This IBA is located on the north side of San Pablo Bay, the northernmost extension of San Francisco Bay, and encompasses the low-lying areas from the town of San Rafael north and east, taking in the Petaluma River Marshes (north to Novato and Petaluma); Sonoma Creek; and the Napa River Marshes to Mare Island (adjacent to the City of Vallejo). Included are the well-known wetlands of Mare, Knight, Coon, Russ and Bull Island; and White, South, Dutchman's and Fagan sloughs. These marshes, bounded on the north by the foothills of the Northern Coast Range that define the Sonoma and Napa Valleys, are bisected into a coastal and inland section by Highway 37.

The habitats here are a mosaic of wetlands dominated by diked former wetlands that are flooded during storm events and high tides (many of which are used for agriculture); and shallow, former salt evaporation ponds alternately filled and dried (some greatly exceeding the salinity of the ocean). Fingers of tidal saltmarsh weave throughout the landscape, widening along the edge of the bay and along the Petaluma River. Smaller areas of freshwater wetlands (also created and defined by dikes) are interspersed throughout, and a broad band of tidally-exposed mudflats at the edge of the bay extends across the length of the Important Bird Area.

Much of the land on the south side of Highway 37 is federally managed as the San Pablo Bay National Wildlife Refuge, and that on the north side is protected by the State of California as Petaluma Marsh Wildlife Area and Napa-Sonoma Marsh Wildlife Area. These reserves, along with several private duck hunting clubs, ensure that much of the area is managed as open space. Additionally, other groups are working to protect and enhance habitat in the San Pablo Bay Wetlands. Marin Audubon Society has purchased strategic parcels for conservation and is activetly restoring habitat by returning tidal flows to formerly diked baylands (e.g. Petaluma Marsh Expansion and Bahia).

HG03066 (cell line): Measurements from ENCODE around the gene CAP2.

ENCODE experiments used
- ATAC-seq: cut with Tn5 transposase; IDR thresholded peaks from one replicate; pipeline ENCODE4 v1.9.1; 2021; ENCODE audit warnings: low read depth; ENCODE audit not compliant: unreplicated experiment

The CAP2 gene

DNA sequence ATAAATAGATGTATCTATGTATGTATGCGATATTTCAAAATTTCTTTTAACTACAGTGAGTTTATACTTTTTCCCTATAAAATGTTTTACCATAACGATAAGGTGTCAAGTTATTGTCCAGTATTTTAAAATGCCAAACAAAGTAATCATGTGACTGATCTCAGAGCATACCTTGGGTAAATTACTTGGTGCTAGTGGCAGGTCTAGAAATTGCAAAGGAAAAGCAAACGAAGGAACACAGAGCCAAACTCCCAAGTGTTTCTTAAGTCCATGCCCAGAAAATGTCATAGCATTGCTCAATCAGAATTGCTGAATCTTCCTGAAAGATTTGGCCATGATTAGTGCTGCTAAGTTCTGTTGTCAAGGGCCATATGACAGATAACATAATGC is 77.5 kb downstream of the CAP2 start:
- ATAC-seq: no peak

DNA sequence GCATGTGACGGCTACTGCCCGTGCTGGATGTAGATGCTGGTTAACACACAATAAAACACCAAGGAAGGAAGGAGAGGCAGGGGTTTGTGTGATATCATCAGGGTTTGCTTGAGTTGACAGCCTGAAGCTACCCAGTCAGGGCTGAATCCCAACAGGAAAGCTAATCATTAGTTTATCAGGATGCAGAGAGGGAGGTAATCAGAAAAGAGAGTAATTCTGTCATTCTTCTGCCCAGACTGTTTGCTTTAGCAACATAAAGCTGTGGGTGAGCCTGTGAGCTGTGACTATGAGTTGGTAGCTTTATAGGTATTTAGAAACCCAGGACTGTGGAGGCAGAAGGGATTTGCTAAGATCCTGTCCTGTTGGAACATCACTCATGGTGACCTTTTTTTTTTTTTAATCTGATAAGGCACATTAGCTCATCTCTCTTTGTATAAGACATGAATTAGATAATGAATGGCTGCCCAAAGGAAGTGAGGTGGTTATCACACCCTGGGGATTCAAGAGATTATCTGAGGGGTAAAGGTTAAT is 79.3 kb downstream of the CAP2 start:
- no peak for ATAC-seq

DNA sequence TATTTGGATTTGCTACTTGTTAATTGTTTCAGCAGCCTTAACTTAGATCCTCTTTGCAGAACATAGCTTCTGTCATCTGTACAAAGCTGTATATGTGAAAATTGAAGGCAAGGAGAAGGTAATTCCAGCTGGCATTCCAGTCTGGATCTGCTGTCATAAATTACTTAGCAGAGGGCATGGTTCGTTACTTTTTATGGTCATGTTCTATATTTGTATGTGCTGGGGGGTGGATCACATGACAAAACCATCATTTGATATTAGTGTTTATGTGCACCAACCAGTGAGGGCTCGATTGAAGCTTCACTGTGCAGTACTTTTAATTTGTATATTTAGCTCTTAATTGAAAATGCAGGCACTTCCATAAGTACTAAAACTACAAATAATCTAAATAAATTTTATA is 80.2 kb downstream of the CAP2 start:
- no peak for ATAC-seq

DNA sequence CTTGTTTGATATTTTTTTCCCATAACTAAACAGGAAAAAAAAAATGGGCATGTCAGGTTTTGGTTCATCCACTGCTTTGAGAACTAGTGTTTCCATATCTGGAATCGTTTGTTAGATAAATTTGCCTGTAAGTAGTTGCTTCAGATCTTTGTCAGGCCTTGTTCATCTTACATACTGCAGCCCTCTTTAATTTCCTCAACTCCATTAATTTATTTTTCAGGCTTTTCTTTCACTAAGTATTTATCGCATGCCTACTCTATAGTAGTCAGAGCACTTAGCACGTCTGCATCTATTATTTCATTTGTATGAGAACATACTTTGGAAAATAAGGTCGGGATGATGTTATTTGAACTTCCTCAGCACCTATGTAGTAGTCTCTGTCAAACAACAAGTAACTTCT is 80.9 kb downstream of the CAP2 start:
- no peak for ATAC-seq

Ornithological Summary

The San Pablo Bay Wetlands represent one of most important tidal estuaries in the state, and support essentially the entire range of the endemic San Pablo Song Sparrow, around half the global population of California Black Rail, the race confined to the western U.S. and adjacent Baja California, Mexico (Evens and Nur, in press). Tidal wetlands in the Bahia area support largest Clapper Rail population in the north Bay (15-21 pairs, 2005 census Jules Evens). San Pablo Bay Wetlands are of major regional importance for other marsh species that require vast areas of open space, including breeding Short-eared Owl. Yellow-headed Blackbird has bred in the past (Burridge 1995) and may continue to do so locally. Exceptionally large numbers of migrant and wintering waterfowl occur here, particularly Canvasback (the original reason for the designation of the San Pablo Bay NWR). Roughly 65% of the state's wintering Canvasback occur on San Francisco Bay, and about 80% of the this population occurs within San Pablo Bay (Accurso 1992). Other waterfowl that occur in exceptional numbers include Northern Shoveler, Ruddy Duck, Bufflehead, and Greater Scaup. The Napa wastewater facility regulary hosts 5000-10,000 Northern Shovelers during the September-November season. Thousands of shorebirds utilize the exposed mudflats for feeding and roost in the salt ponds during high tide, when they are joined by tens of thousands more from other areas of the Bay (Gary Page, via email). The salt ponds also support breeding terns, Double-crested Cormorant and a handful of nesting Snowy Plover. Finally, the upland areas on the northern edge of this Important Bird Area are becoming increasingly important to Loggerhead Shrike and other grassland species as they are pushed toward the bay by urban development inland. Yellow-headed blackbirds were found breeding in Napa county part of the Napa Marsh in 1991 and 1992 (Robin Leong).